According to the present invention, at least one surface modification treatment involving a PT process or a NOX process on the composite seed layer, or a NOX process on one or more layers in the PMA multilayer is performed to improve a seed layer/PMA multilayer interface or to improve an interface between adjacent (Co/Ni) layers or adjacent (CoFe/Ni) layers in the PMA multilayer structure. In another embodiment, an ultra high Ar pressure is used during (Co/Ni)X or (Co(100-Z)FeZ/Ni)X deposition to enhance Hc in a magnetic device comprising a composite seed layer/PMA multilayer configuration. The ultra high pressure further minimizes the impinging energy on a Co (or CoFe) or Ni surface thereby preserving the interface formed between adjoining Co and Ni layers, or between adjoining CoFe and Ni layers. In yet another embodiment, one or more PT or NOX surface modification techniques may be used in combination with ultra high pressure deposition of (Co/Ni) or (CoFe/Ni) layers in a PMA multilayer.
Above the laminated SIL 23 is a first interfacial layer 24 that serves to promote uniform growth in the overlying spacer layer 25 for higher spin polarization. In one aspect, the first interfacial layer is a ferromagnetic layer comprised of CoFeB with a thickness of 5 to 20 Angstroms. Alternatively, the first interfacial layer 24 may be a CoFeB/CoFe composite (not shown) with a lower CoFeB layer having a thickness from 5 to 20 Angstroms that contacts the laminated reference layer 23 and an upper CoFe layer having a thickness from 2 to 8 Angstroms that contacts the spacer layer 25. The upper CoFe layer may have the same Fe content as the Co(100-Z)FeZ layer in the laminated reference layer 23. Optionally, the first interfacial layer 24 may have a CoFe/CoFeB configuration.
There is a non-magnetic spacer layer 25 formed on the first interfacial layer 24. The spacer layer may be comprised of Cu or another high conductivity metal or metal alloy in a GMR embodiment. The present invention also anticipates a GMR embodiment having a current confining path (CCP) structure in which a dielectric layer with metal paths therein is sandwiched between two metal layers (i.e. Cu) as appreciated by those skilled in the art. Alternatively, the spacer layer 25 may be comprised of a dielectric material such as MgO, AlOx, TiOx, ZnO, or other metal oxides or metal nitrides in a TMR configuration.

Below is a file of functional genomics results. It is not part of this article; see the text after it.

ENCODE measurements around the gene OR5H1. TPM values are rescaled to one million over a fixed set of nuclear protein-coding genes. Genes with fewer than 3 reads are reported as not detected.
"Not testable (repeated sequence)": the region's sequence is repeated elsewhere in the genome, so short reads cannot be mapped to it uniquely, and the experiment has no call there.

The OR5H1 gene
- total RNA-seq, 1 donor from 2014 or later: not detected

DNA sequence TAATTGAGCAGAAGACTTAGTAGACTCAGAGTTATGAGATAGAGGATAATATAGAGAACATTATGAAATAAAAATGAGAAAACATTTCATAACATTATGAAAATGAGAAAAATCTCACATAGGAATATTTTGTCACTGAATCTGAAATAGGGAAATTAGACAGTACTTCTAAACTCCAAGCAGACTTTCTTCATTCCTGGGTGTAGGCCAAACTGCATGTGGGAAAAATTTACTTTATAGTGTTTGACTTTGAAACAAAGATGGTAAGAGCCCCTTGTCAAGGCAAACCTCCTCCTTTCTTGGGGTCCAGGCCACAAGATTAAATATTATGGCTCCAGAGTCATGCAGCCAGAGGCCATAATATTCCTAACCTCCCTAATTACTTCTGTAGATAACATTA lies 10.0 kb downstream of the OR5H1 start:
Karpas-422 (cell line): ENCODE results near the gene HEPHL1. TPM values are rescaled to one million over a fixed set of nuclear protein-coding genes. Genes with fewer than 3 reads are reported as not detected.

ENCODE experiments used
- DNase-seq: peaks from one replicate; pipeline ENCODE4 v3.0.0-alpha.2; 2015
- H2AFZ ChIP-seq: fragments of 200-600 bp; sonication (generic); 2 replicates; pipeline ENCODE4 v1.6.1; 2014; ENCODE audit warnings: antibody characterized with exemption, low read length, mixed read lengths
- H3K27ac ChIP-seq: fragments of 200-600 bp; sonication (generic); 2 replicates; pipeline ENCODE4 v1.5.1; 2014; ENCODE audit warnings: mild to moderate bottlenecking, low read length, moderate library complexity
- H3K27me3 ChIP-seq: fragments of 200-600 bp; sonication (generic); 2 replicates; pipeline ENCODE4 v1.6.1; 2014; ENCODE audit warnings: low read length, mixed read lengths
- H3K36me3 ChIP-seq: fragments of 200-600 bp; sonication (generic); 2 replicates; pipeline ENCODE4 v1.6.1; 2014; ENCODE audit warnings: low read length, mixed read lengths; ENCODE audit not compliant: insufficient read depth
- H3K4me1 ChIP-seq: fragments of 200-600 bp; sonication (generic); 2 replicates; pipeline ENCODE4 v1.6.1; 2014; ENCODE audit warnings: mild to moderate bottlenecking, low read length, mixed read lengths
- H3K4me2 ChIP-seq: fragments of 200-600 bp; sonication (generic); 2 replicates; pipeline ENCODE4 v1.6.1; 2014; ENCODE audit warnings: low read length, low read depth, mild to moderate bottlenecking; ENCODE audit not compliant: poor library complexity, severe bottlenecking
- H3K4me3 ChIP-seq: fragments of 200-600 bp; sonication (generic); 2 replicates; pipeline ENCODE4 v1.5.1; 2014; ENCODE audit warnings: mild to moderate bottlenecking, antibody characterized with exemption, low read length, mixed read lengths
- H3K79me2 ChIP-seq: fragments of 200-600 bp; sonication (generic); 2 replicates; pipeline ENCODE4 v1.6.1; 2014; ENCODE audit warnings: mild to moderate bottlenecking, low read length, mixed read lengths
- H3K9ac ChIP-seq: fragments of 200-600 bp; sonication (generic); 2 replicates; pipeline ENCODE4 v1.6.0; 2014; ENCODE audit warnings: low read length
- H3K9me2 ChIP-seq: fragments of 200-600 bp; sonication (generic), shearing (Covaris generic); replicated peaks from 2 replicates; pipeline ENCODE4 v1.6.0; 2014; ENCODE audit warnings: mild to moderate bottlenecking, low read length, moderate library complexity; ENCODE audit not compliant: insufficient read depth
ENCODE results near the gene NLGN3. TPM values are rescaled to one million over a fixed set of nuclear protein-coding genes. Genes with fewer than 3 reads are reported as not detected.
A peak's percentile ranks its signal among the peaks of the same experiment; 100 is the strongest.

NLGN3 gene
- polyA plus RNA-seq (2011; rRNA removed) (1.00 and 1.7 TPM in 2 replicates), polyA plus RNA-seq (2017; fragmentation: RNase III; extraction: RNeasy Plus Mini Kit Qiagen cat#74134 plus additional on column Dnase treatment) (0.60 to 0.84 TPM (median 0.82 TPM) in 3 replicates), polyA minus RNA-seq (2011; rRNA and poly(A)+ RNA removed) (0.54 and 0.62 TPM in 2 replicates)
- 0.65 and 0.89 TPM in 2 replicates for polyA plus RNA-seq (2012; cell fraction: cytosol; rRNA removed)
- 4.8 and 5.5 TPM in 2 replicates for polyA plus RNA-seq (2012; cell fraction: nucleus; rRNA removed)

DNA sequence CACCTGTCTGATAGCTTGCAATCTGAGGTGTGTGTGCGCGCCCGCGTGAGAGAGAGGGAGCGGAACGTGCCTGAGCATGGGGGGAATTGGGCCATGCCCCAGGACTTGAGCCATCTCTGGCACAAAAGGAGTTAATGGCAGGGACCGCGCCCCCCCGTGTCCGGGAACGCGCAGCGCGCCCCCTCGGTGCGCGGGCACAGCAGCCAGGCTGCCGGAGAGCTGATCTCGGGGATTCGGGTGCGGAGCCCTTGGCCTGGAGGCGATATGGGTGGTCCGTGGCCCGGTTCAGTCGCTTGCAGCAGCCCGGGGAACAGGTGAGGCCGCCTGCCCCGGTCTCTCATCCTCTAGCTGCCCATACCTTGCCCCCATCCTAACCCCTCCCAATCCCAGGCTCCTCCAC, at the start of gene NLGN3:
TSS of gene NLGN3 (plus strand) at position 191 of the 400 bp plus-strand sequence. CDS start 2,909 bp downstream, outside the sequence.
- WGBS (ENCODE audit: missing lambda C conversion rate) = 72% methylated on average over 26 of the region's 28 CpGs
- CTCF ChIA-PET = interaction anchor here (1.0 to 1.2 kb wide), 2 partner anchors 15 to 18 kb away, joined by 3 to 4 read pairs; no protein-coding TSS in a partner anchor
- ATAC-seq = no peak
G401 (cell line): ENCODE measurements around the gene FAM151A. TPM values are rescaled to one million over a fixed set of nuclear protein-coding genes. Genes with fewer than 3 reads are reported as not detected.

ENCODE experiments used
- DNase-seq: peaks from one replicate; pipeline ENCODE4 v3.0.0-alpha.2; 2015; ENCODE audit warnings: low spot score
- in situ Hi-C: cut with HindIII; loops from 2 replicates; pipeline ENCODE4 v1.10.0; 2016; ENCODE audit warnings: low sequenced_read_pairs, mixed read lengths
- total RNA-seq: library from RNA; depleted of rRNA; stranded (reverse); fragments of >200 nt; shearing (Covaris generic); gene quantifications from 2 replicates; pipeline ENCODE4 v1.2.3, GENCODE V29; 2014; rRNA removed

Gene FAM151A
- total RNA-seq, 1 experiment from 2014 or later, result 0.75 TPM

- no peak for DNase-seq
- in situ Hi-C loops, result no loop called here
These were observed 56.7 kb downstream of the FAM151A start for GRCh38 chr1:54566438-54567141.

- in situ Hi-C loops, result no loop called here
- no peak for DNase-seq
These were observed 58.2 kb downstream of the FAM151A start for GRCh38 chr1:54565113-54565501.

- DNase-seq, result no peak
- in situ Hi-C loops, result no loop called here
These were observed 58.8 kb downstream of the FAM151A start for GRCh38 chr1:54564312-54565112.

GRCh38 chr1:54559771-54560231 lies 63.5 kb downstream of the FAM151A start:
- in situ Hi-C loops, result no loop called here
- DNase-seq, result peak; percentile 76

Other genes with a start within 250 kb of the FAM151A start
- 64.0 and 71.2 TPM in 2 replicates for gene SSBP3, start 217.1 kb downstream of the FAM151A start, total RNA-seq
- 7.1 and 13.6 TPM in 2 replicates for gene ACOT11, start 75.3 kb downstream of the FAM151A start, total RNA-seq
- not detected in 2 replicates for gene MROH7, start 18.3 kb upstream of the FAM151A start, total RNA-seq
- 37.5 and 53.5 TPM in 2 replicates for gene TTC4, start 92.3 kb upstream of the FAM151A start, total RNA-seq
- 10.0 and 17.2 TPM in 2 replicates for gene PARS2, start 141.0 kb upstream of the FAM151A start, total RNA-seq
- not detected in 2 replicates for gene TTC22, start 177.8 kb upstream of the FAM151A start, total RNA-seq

A second interfacial layer (not shown) may be formed on the spacer layer 25 to promote higher spin polarization in the spin transfer oscillator (STO) and is a ferromagnetic layer made of CoFeB or a CoFe/CoFeB composite layer with a lower CoFe layer contacting the spacer layer and an upper CoFeB layer contacting the overlying FGL 26. The second interfacial layer may have the same thickness for the CoFeB and CoFe layers as in the first interfacial layer 24. Optionally, as illustrated in the exemplary embodiment, the FGL 26 may be formed directly on the spacer layer 25.
In one embodiment, the FGL 26 is a magnetic (ferromagnetic) layer such as FeCo or the like and functions as an oscillator layer having a magnetic moment that is capable of switching from one direction along an easy axis (not shown) to an opposite direction when sufficient spin torque is applied. SIL 23 is ferromagnetically coupled to field generation layer 26. Alternatively, the FGL may have a (Co/Ni)S or (Co(100-Z)FeZ/Ni)S laminated composition where z is from 0 to 90 atomic % and s is from 3 to 10, and preferably between 3 and 5. In one aspect, the value for z selected in the FGL 26 is the same value for z as used in the laminated SIL 23. However, the Co content in the FGL laminate may be different than the Co content in the SIL laminate without sacrificing any benefits provided by the seed layer/PMA multilayer stack of the present invention. Note that a laminated FGL 26 does not require a separate seed layer to establish PMA and may have a crystal structure other than the (111) orientation in the laminated SIL 23.